Late Monday night, as word spread that Robin Williams had died, Bostonians began turning up and paying their respects at the bench in the Boston Public Garden where Williams delivered one of the most memorable performances in his career in “Good Will Hunting.’’ On the west coast, another makeshift memorial to the legendary actor sprang up on Tuesday, this one paying homage to his heartwarming, cross-dressing role in the 1993 film ’’Mrs. Doubtfire.’’
On Tuesday, the San Francisco house where the 1993 classic “Mrs. Doubtfire’’ came to life became another kind of touch point – a place for fans to connect, one last time, with the movie’s late star, Robin Williams, who died Monday in an apparent suicide. Hundreds flocked to the Pacific Heights Victorian to light candles, place flowers on the front stoop or just pause and remember the Bay Area comedian and actor.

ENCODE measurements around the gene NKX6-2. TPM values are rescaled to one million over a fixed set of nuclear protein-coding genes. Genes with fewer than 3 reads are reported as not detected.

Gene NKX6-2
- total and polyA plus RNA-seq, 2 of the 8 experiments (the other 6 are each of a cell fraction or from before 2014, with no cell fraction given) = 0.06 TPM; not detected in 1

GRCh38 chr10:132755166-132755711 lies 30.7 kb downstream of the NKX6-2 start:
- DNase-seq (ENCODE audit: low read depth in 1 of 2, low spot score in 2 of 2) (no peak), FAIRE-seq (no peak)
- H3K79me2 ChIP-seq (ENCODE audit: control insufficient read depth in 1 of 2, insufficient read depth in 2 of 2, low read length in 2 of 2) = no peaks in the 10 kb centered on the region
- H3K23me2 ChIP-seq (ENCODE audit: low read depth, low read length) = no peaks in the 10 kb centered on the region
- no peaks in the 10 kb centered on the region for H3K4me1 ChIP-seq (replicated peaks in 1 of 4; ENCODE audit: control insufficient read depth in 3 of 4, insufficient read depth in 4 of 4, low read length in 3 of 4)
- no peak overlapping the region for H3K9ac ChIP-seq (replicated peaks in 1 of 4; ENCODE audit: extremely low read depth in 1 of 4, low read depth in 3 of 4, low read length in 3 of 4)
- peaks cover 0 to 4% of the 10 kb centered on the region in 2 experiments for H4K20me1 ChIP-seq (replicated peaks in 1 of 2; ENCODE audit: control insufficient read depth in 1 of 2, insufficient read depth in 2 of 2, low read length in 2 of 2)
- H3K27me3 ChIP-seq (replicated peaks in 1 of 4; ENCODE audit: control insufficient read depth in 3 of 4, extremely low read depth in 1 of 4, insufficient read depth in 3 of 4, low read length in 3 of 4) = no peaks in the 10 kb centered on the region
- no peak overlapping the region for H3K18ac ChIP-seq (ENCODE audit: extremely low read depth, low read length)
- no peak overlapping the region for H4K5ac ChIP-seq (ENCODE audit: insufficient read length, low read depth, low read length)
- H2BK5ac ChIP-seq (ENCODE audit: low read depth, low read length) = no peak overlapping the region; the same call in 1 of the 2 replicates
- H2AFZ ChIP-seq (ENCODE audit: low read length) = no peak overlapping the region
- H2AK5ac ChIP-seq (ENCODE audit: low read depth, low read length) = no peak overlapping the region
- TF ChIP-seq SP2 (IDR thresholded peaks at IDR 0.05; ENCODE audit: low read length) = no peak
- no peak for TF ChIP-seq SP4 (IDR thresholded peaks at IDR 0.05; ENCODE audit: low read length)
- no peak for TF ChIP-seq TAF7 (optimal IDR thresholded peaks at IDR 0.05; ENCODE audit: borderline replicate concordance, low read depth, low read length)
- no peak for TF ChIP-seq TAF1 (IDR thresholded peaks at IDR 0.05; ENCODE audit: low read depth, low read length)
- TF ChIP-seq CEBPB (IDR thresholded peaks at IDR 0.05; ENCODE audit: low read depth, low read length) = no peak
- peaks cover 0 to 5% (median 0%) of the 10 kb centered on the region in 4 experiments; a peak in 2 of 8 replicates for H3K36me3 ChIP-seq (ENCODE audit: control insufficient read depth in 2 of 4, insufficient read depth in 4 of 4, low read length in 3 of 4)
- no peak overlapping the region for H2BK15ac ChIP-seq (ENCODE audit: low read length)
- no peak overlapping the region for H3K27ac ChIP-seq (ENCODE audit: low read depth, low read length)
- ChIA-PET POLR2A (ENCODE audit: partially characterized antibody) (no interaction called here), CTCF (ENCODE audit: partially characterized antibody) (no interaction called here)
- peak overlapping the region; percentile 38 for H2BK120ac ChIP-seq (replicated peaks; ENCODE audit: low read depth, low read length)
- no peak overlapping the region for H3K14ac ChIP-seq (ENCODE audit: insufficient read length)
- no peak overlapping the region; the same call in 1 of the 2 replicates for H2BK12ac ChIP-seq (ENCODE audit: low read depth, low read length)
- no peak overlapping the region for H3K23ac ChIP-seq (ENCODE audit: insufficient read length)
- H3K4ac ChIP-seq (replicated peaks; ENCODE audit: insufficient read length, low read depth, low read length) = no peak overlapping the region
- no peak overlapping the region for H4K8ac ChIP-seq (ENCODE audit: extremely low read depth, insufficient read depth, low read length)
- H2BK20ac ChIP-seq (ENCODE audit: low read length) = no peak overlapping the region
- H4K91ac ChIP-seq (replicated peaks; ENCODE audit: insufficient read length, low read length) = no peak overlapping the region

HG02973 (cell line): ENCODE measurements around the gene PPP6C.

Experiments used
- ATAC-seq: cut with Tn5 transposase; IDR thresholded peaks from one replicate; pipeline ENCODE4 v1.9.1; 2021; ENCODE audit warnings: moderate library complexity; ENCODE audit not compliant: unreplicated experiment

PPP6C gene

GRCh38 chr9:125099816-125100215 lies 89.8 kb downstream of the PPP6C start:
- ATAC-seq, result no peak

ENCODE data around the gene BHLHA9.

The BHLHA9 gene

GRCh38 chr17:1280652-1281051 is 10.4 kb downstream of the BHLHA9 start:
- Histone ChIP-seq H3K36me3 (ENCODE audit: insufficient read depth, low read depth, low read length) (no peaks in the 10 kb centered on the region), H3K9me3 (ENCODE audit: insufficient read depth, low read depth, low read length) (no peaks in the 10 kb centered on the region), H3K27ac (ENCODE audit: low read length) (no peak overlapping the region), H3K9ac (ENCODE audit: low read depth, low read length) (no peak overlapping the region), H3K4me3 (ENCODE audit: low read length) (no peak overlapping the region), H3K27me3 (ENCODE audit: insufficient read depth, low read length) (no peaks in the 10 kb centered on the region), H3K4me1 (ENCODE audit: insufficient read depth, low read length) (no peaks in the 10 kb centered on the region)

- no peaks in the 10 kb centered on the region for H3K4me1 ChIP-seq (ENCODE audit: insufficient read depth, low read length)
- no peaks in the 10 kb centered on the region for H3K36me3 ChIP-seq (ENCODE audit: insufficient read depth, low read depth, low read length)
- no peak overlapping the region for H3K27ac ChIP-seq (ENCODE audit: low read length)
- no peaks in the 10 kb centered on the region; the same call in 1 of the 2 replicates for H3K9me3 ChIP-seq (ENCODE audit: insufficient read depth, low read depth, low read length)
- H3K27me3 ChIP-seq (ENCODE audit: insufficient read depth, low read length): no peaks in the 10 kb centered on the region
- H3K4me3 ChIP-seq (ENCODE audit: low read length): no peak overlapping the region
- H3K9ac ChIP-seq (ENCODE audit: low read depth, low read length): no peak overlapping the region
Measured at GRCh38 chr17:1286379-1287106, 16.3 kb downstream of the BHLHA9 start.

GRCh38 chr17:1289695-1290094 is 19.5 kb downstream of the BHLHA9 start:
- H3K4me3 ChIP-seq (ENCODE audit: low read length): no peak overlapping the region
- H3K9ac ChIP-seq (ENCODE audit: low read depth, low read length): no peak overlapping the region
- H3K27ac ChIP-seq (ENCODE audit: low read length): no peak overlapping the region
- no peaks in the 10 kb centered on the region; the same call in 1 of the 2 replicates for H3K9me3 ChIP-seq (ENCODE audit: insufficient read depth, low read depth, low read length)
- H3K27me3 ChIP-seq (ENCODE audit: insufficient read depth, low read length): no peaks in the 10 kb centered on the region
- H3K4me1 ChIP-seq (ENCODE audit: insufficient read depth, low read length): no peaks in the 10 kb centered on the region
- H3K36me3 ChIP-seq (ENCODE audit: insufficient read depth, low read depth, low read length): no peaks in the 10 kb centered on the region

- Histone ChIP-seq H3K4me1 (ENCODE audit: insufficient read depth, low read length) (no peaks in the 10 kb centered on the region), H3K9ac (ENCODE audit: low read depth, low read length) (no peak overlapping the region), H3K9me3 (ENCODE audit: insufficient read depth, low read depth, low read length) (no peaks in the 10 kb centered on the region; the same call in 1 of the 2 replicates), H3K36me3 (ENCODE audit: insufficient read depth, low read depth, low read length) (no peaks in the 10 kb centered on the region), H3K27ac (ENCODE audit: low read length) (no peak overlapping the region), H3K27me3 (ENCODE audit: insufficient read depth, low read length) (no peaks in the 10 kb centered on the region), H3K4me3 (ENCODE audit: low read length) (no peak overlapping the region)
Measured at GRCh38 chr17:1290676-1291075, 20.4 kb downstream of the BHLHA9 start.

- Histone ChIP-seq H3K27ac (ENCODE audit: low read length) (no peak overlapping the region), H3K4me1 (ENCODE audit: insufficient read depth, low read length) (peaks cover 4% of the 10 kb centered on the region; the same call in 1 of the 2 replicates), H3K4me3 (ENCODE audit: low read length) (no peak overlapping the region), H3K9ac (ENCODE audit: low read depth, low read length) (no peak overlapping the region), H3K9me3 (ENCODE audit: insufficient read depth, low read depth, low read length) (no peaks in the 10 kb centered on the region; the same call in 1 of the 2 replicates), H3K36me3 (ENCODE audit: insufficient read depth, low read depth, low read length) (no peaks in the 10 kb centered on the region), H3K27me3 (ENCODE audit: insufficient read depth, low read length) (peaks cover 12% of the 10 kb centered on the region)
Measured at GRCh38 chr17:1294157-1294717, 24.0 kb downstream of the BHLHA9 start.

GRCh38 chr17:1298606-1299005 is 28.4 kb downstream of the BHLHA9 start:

Here are a few images of the memorial shared by Twitter users:
This is heartbreaking and beautiful at the same time. Mrs.Doubtfire's house, San Francisco. pic.twitter.com/MugWUvUc43— Whitney Boswell (@WhitneyRaeB) August 12, 2014
Took a little visit to Mrs Doubtfire's house ♡ RIP Robin Williams pic.twitter.com/kzzLQypsds— maddisen (@maddiedeutsch_) August 12, 2014
Went to Mrs. Doubtfire's house. RIP Robin Williams. You have truly touched everyone's heart. You will be missed. pic.twitter.com/5VAvyTRGK1— ❃ (@louie_amy) August 12, 2014
In “Doubtfire,’’ Williams plays a divorced father who cross-dresses as an elderly British nanny in order to be closer to his children.
NBC Bay Area reported that the plastic surgeon who owns the house specializes in cranofacial surgery:
“I turn boys’ faces into girls’ faces,’’ Ousterhout said on Tuesday morning, outside the Steiner Street home in Pacific Heights. “It seemed only natural.’’